However, it is the adoption of a traditional two (A + B) pillar coupe-like foundation which, ironically, gives Mauer and his team the freedom to introduce their most eye-catching innovation – the pick-up, or ‘fourth’ dimension.

They have been able to achieve a completely open, unobstructed rear deck because, unlike a sedan, hatchback or conventional wagon, the Saab 9X does not have roof reinforcements connecting the small ‘C’ pillars. The structural integrity of the car is ensured by the permanent roof rail, a stressed cross-member, connecting the substantial ‘B’ pillars.

Aft of this line, the body can be completely open because the team have dispensed with a traditional tailgate hinged from the roof. The detachable rail at the rear is required solely to mount the rearmost roof panel and locate the retractable rear door window.

The benefits of this layout are optimised by another key innovation: the extending rear load space. Here Mauer says the team took inspiration from the sliding floor feature of the Saab 9-5 Sportwagon. For the more compact Saab 9X, it was essential to be able to enlarge the rear loadspace. “We took the sliding floor concept and developed it a bit more,” he says. “It is now fully automatic and we were able to add ‘walls’ at the sides. The extending floor carries the tailgate, of course, which can also be lowered to create even more load space.”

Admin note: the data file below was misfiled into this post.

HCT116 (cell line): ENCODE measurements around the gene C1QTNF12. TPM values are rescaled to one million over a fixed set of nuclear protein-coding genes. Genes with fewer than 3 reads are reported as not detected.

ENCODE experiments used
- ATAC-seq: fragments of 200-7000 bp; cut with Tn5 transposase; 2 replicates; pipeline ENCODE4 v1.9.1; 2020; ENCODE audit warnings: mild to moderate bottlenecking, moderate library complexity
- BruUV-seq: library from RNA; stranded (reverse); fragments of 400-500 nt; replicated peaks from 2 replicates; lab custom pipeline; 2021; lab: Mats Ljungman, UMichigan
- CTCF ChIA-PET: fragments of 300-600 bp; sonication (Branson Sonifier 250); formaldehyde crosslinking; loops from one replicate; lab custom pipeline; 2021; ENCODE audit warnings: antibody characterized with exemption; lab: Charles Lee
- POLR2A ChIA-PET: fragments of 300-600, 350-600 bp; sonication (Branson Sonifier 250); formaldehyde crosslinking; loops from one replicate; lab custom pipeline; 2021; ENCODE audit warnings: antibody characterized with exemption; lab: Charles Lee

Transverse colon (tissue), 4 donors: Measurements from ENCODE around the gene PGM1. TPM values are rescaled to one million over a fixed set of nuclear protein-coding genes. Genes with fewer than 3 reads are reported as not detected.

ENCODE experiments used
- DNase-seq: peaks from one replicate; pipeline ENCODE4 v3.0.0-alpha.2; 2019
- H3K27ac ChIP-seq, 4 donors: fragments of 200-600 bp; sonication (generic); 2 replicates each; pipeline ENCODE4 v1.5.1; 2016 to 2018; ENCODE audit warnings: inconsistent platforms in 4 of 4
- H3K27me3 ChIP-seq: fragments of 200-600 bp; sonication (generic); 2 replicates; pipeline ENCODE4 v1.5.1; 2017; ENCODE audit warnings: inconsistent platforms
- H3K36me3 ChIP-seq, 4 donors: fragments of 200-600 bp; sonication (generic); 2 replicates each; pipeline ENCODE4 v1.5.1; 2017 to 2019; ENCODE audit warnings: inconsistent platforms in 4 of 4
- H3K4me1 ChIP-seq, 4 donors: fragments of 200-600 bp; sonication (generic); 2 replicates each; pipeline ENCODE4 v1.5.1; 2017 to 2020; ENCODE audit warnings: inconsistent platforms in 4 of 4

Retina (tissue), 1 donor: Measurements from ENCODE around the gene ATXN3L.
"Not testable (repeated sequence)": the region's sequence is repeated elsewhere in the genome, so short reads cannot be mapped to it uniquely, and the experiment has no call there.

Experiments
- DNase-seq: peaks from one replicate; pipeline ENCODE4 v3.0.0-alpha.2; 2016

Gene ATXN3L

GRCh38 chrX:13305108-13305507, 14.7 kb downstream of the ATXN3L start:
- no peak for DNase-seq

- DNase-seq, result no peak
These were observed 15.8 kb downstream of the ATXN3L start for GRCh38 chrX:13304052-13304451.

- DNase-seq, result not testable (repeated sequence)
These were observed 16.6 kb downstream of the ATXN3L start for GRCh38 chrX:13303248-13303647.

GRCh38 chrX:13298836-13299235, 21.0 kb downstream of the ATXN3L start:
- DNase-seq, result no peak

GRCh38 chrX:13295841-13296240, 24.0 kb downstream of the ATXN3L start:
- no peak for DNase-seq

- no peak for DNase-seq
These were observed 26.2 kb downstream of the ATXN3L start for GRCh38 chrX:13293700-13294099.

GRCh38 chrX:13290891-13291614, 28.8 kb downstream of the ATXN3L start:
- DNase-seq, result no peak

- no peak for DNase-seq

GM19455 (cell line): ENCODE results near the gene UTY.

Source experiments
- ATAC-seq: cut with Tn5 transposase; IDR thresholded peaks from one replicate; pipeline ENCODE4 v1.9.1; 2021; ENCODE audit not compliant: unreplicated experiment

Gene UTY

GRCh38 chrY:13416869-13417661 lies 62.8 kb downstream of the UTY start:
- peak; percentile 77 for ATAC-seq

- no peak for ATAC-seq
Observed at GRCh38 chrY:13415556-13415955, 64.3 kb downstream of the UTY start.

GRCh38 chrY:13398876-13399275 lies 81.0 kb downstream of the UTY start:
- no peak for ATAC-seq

Another innovative feature developed from the Saab 9-5 Sportwagon is the adoption of load-securing tracks to allow leisure items and all sorts of cargo to be stowed safely and securely. The system is extremely flexible in use and for additional practicality the team has also introduced new hard-wearing materials for the rear of the car.

“We have put together a package that allows people to interact with the car during their other activities, apart from driving,” says Mauer. “You can carry a surfboard, a small dinghy, skis, or whatever, and still have enough room to take some luggage. You can have the roof up, roof down or half way up and half way down!

“Whilst the car’s proportions are not those of a family car, the rear seating is adequate and the headroom is particularly good for a car of this type. There is easily enough room for adults or children for short journeys.”

Into the Future
Mauer describes the Saab 9X as a ‘signpost’ to the future. “Saab must continue to push out the boundaries of design,” he says. “Of course, we will not specialise in producing only ‘niche’ products such as the Saab 9X. We see other opportunities to put together features from different types of vehicle… some interesting solutions are possible.

“There are no major technical obstacles to prevent the car going into production and I very much hope we produce it, or something very similar. This car is an icon for the future of Saab – it shows where we are going. It is real, physical proof that Saab is embarked on a very exciting journey.”

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One Response to “Vision: the Saab 9X – a vision of the road ahead”

  1. chris burr

    27. Jan, 2008

    This is a beautiful and very practical vehicle. Why isn’t it in production? I love the fold down tailgate with the extendable bed This car was a brilliant concept. What happened to it?